YAM Notes: November/December 2018

By Marty Snapp

Sad news, friends: Joe Briley, our class secretary, succumbed to a heart attack on August 20. The love of his life, Carol McPheeters, and his adored twin children, Chris and Alexis, were with him when he died.

Joe was both our leader and our servant. As a leader, he embodied Ronald Reagan’s maxim, “There’s nothing you can’t accomplish if you don’t care who gets the credit.” You like those great reunions Tom Gottshall has been producing? Joe picked him. How about that wonderful class book Mike Kail gave us last year? Joe picked him, too. Ditto for Rick Luis, our AYA delegate; Barry Bardo, our attendance chairman; Don Metzger, our reunion souvenir chairman, and, yes, me. Joe picked us all.

And after he outpolled Bob Miller in the last class secretary election, his first move was to call Bob and ask him to join the class council. It was so Joe, but it was also so Yale.

As our servant, he worked tirelessly, often late into the night, tweaking our class website and smoothing out problems with the listserv. And he took the “secretary” part of his title literally: Before each class council meeting, we’d always receive an e-mail the day before with dial-in instructions and a detailed agenda. In fact, the class council itself was Joe’s invention. He liked governing by consensus, not fiat, and he wanted to include more voices in the decision-making.

He had two great loves. One was his family, and the other was us. He really thought of us as his brothers, and he felt honor bound to do his best for us.

But I’ll shut up and let some other guys talk.

Mac Hansing: “Joe was one of my first friends at Yale, as we were bursary boys that first week at Calhoun College. While all our classmates were at Commons making new friends, we had to clean up the dishes. And we had a horrible bitchy boss (Jessie) who screamed at us all the time to keep working instead of talking to each other. But our camaraderie was the beginning of the ‘Time . . . that did not avail to break the friendship formed at Yale.’ In these ‘after years’ we have lost another of our friends in physical form, but never in our memories.”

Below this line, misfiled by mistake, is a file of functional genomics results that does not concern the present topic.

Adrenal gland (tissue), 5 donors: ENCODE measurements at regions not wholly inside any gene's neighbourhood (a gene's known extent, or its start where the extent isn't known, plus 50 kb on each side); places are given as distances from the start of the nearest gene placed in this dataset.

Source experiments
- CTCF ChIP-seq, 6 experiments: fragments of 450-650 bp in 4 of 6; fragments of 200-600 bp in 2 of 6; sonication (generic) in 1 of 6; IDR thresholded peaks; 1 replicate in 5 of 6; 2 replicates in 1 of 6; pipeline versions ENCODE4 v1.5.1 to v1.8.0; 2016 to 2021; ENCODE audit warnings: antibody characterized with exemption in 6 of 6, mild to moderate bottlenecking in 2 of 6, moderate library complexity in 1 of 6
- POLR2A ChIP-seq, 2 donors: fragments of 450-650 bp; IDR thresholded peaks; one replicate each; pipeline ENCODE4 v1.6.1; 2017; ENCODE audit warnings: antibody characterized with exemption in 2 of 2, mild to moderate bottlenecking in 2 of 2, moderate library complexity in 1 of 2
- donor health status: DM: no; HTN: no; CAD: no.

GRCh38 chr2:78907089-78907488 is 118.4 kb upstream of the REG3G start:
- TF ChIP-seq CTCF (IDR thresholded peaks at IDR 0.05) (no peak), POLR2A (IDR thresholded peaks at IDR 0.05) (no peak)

Charlie Carter: “Joe was in Berkeley, as was I. I didn’t cross paths with him as an undergraduate and so knew him only by sight. His true significance as a human being dawned slowly and inexorably throughout his tenure as a class officer, a responsibility he took on with unmatched dedication and effectiveness. Countless times, he was there when the listserv failed one or another of us, patiently interfacing with those responsible at Yale. After our 50th reunion, I requested his help because for some reason by the time I registered, they had run out of my shirt size. Two weeks later, a shirt in my size was delivered in the mail.”

Bob Leahy: “I remember Joe from freshman year when we lived in the same entryway at Bingham. Joe was a gentle guy, with a quiet laugh and always a gentleman. When I reconnected with him many years later in New York at the Yale Club, I was impressed with his dedication to serving his Yale class. He worked tirelessly to make our reunions memorable, and we will always cherish his sacrifice, dedication, and basic decency.”

George Lazarus: “The name Joe makes me think of Regular Joe, Average Joe, American Joe, and GI Joe. Such a Joe is competent and conscientious. He does his job well because others expect it of him and he expects it of himself. He is unostentatious. He gets along well with others and is happy to share the work and the credit to achieve a bigger goal. Joe Briley was all of the above. The irony is that such a Regular Joe is not regular or average at all. Joe Briley was exceptional. The world would be a better place if there were more ‘Regular Joes’ like him. I am glad we elected Joe class secretary. He served us well, devoting his energy to the job. And it was a well deserved, and appreciated, pat on the back from all of us to a highly respected and loved classmate.”

Tom Gottshall: “I didn’t get to know Joe until probably our 40th reunion. Later, he asked me to chair the next reunion and it was through that involvement that I really have gotten to know him. He really was devoted to serving our class; in that context he organized many calls of our class council and spent a lot of time working on class matters. He regularly organized dinners of classmates who attended the AYA fall weekend. I got to know his family by his reports; he was proud of his two children Chris and Alexis, and his young grandson, Cyrus. And many of us were privileged to know his partner Carol through visits to New Haven. Joe regularly reflected a decency, kindness, and service towards others, especially our class. A life well lived. We will miss him.”

And Carol adds, “Joe was as thrilled to have a biological grandchild as anyone would be, but he was also the best surrogate dad to my younger daughter, Christy, and grandfather to my 24-year-old grandson, Ethan, and even to Ethan’s good friends Kaiser, Cameron and Dante, who were present at every holiday and birthday dinner. After meals, they’d adjourn to the living room, where Joe would grill them on school, jobs, activities, and goals. They were with us in the family section at Joe’s funeral.”

Our class sent a lovely floral arrangement—blue and white flowers, of course—and was represented by Belle and Peter Petkas and Lily Dorman-Colby ’09, to whom I introduced some of you at our 40th reunion and who, thanks to your kindness, has come to think of the Class of 1967 as her extended family. Joe was cremated wearing his Class of 1967 tie, which is surely what he would have wanted.

In lieu of flowers, his family has asked that donations be made to Yale.